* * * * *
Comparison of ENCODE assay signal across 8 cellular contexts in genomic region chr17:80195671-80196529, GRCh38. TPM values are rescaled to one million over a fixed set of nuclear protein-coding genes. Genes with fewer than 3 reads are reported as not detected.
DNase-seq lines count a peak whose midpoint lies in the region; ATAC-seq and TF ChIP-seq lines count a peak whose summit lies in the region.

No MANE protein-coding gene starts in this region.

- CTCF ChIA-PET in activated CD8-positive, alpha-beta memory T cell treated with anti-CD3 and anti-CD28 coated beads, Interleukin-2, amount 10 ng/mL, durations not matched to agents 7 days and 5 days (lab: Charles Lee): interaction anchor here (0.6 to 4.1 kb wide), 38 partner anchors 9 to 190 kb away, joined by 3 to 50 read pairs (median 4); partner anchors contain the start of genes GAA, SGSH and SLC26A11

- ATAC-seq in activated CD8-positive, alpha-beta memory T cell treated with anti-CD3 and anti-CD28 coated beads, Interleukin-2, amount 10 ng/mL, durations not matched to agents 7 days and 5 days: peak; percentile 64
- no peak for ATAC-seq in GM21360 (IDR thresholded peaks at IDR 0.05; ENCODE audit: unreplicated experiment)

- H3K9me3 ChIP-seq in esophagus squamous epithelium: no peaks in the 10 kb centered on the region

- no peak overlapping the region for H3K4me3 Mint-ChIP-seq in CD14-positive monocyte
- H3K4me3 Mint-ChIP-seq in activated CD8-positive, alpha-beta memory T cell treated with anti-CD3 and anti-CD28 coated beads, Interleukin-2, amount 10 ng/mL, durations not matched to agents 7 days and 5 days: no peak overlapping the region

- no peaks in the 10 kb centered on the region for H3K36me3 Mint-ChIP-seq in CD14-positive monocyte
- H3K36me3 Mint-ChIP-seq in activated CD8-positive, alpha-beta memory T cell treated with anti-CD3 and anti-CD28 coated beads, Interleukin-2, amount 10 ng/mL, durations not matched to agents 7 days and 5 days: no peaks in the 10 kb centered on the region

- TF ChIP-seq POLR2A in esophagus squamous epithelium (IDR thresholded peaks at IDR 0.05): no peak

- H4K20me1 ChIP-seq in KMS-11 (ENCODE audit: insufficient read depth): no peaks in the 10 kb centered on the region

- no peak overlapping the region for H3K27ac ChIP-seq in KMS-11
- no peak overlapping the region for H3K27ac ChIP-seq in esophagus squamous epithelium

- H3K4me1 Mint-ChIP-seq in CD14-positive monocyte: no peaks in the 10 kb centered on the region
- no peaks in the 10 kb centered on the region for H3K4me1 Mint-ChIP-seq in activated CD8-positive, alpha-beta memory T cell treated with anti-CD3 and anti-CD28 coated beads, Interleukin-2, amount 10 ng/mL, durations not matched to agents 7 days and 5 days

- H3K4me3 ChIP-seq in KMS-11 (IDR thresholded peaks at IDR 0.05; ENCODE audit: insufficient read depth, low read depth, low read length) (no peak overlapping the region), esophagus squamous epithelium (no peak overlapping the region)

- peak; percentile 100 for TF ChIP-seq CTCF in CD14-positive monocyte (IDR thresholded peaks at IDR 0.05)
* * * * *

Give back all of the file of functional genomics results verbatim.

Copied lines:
Comparison of ENCODE assay signal across 8 cellular contexts in genomic region chr17:80195671-80196529, GRCh38. TPM values are rescaled to one million over a fixed set of nuclear protein-coding genes. Genes with fewer than 3 reads are reported as not detected.
DNase-seq lines count a peak whose midpoint lies in the region; ATAC-seq and TF ChIP-seq lines count a peak whose summit lies in the region.

No MANE protein-coding gene starts in this region.

- CTCF ChIA-PET in activated CD8-positive, alpha-beta memory T cell treated with anti-CD3 and anti-CD28 coated beads, Interleukin-2, amount 10 ng/mL, durations not matched to agents 7 days and 5 days (lab: Charles Lee): interaction anchor here (0.6 to 4.1 kb wide), 38 partner anchors 9 to 190 kb away, joined by 3 to 50 read pairs (median 4); partner anchors contain the start of genes GAA, SGSH and SLC26A11

- ATAC-seq in activated CD8-positive, alpha-beta memory T cell treated with anti-CD3 and anti-CD28 coated beads, Interleukin-2, amount 10 ng/mL, durations not matched to agents 7 days and 5 days: peak; percentile 64
- no peak for ATAC-seq in GM21360 (IDR thresholded peaks at IDR 0.05; ENCODE audit: unreplicated experiment)

- H3K9me3 ChIP-seq in esophagus squamous epithelium: no peaks in the 10 kb centered on the region

- no peak overlapping the region for H3K4me3 Mint-ChIP-seq in CD14-positive monocyte
- H3K4me3 Mint-ChIP-seq in activated CD8-positive, alpha-beta memory T cell treated with anti-CD3 and anti-CD28 coated beads, Interleukin-2, amount 10 ng/mL, durations not matched to agents 7 days and 5 days: no peak overlapping the region

- no peaks in the 10 kb centered on the region for H3K36me3 Mint-ChIP-seq in CD14-positive monocyte
- H3K36me3 Mint-ChIP-seq in activated CD8-positive, alpha-beta memory T cell treated with anti-CD3 and anti-CD28 coated beads, Interleukin-2, amount 10 ng/mL, durations not matched to agents 7 days and 5 days: no peaks in the 10 kb centered on the region

- TF ChIP-seq POLR2A in esophagus squamous epithelium (IDR thresholded peaks at IDR 0.05): no peak

- H4K20me1 ChIP-seq in KMS-11 (ENCODE audit: insufficient read depth): no peaks in the 10 kb centered on the region

- no peak overlapping the region for H3K27ac ChIP-seq in KMS-11
- no peak overlapping the region for H3K27ac ChIP-seq in esophagus squamous epithelium

- H3K4me1 Mint-ChIP-seq in CD14-positive monocyte: no peaks in the 10 kb centered on the region
- no peaks in the 10 kb centered on the region for H3K4me1 Mint-ChIP-seq in activated CD8-positive, alpha-beta memory T cell treated with anti-CD3 and anti-CD28 coated beads, Interleukin-2, amount 10 ng/mL, durations not matched to agents 7 days and 5 days

- H3K4me3 ChIP-seq in KMS-11 (IDR thresholded peaks at IDR 0.05; ENCODE audit: insufficient read depth, low read depth, low read length) (no peak overlapping the region), esophagus squamous epithelium (no peak overlapping the region)

- peak; percentile 100 for TF ChIP-seq CTCF in CD14-positive monocyte (IDR thresholded peaks at IDR 0.05)